Neo-Pro Interview #4
Here’s the fourth in my neo-pro interview series, as promised.
Today, please welcome David Steffen.
Q: Who are you? What’s your genre/history/etc?
David: I’m David Steffen, and I’m a writer. (Hello, David)
I’ve pretty much always known that I wanted to create, but the medium
has changed as I’ve grown older. When I was a kid I wanted to be a
cartoonist, and I still like to doodle cartoon animals in my spare
time, but I never really stuck with it long enough to get really
proficient. Around junior high I decided I wanted to make video
games, and that stuck with me for quite some time, and I chose to
pursue a bachelor’s degree of computer science toward that end. Then
I met some people who worked in the gaming industry and found out that
they worked 70-80 hours a week during a normal week, and I decided
that maybe that wasn’t right for me. I like to be able to leave work
at some point. But I kept on with the computer science degree and now
I write computer vision programs for traffic control
applications–automatically detecting vehicles in the turn lane to
activate the green arrow, for instance.
I’ve always liked to read, and my favorite genre has always been
science fiction and fantasy, simply because there the stories need not
be limited by little things like the laws of nature or the framework
of human history. But until 2006 I never really considered that I
could be someone who wrote those stories. Somehow, those writers had
always seemed like post-human entities who had always been famous. I
mean, I knew that wasn’t the case, but despite the rational truth
that’s sort of the feeling I had about writers. Then in 2006, I
talked to my buddy Travis, who told me that he was writing a fantasy
novel. I mulled over this for a while and in 2007 I decided I ought
to give it a try.
So I started writing, first on a novel. I finished it in June 2008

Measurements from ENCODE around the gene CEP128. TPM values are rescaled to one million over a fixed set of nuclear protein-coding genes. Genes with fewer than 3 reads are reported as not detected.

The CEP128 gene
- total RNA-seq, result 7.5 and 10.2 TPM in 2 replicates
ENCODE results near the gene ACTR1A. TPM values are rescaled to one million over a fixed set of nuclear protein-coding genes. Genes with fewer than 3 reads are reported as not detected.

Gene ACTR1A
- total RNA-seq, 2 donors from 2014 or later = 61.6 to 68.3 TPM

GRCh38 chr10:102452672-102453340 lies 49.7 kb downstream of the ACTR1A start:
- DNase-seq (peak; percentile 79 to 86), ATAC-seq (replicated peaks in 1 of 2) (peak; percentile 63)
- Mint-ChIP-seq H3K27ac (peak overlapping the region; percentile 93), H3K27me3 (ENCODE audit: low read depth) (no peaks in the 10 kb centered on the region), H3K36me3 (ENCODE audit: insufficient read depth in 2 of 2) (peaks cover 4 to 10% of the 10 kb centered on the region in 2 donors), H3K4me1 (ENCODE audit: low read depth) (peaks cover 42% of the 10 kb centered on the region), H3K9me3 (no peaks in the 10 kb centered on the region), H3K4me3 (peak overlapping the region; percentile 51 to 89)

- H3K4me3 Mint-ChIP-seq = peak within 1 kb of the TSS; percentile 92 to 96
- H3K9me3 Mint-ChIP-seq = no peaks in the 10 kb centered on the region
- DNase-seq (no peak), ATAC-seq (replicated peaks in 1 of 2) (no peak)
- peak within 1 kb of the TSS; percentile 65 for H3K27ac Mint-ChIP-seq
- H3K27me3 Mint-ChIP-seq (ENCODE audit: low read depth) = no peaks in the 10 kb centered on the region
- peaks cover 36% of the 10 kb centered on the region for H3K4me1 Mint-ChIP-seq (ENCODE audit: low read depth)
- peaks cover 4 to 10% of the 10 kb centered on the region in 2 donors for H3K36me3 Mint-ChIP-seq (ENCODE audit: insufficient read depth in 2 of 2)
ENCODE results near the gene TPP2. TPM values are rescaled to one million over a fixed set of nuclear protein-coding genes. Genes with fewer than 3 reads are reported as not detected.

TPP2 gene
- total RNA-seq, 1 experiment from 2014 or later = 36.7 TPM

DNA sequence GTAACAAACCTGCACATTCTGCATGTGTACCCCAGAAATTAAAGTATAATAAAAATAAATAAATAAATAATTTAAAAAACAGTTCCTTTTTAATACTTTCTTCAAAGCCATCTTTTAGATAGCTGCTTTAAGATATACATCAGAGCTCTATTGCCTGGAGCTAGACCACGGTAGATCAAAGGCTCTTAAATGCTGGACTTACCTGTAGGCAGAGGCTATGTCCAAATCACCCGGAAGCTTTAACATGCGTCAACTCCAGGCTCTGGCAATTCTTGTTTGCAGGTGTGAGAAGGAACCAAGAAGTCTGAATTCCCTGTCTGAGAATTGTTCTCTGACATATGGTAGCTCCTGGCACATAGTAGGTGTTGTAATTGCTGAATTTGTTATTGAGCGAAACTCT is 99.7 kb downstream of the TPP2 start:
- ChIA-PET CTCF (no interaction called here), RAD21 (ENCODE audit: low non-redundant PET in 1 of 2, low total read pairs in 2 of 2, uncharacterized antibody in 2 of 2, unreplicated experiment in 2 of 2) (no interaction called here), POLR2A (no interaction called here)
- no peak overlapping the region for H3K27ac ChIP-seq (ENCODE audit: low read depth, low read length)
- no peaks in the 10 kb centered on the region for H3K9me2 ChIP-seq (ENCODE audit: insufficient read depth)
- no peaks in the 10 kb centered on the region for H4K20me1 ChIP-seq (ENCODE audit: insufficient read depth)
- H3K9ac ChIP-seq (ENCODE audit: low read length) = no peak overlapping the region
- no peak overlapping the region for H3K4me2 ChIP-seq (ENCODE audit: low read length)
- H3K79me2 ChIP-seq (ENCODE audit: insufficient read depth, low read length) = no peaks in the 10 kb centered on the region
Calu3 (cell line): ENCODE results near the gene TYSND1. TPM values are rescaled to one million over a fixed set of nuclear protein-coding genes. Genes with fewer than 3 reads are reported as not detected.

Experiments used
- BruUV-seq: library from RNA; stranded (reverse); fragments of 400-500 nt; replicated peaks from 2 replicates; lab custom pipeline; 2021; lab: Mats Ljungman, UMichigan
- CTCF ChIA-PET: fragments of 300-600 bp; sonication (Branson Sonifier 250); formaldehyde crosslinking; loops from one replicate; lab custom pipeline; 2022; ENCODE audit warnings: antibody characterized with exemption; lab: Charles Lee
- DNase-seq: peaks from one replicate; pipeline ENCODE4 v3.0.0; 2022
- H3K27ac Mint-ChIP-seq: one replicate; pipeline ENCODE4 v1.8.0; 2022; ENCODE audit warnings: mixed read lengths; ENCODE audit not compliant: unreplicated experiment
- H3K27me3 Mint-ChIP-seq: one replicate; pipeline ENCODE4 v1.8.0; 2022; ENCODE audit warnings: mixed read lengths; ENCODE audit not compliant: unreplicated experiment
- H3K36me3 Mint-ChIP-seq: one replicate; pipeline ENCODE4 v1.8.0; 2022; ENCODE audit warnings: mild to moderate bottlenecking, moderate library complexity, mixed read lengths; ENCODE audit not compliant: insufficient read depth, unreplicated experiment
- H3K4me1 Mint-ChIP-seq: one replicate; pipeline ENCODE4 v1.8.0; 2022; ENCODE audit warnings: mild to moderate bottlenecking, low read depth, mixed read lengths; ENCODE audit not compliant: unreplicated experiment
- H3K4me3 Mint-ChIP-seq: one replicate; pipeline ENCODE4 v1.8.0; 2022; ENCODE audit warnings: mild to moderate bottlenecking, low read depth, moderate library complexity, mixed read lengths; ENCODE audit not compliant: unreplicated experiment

and sent it off to Tor. Their website suggest 4-6 months turnaround
so I started work on the next novel. 12 days later, I got the Tor
rejection and decided that if markets would respond so quickly I would
need to try short stories that I could write more quickly. I sent the
novel off to Elder Signs Press, who I never did hear a response from.
From there I visited writing forums and met the friends that I met.
More than anything else, Baen’s Bar critique forum was the greatest
step in my learning, as I posted and critiqued short stories and grew
in skill in leaps and bounds. My story would be very different today
if I’d sent that first manuscript to ESP first instead of Tor.
Regarding genre, I write whatever moves me on that given day. I
occasionally write mainstream, but I regularly write SF, fantasy,
horror, just whatever pops into my head at the time.
Q: What’s your Race score?
David: My race score is 34 at the moment, 31 short stories and one partial
Q: When did you “get serious” about being a writer?
David: Serious? I can’t afford to get too serious about it, or I won’t enjoy
it anymore, and then I may as well just quit. I write what I like and
I I try to make each story my best story yet. Like I said I started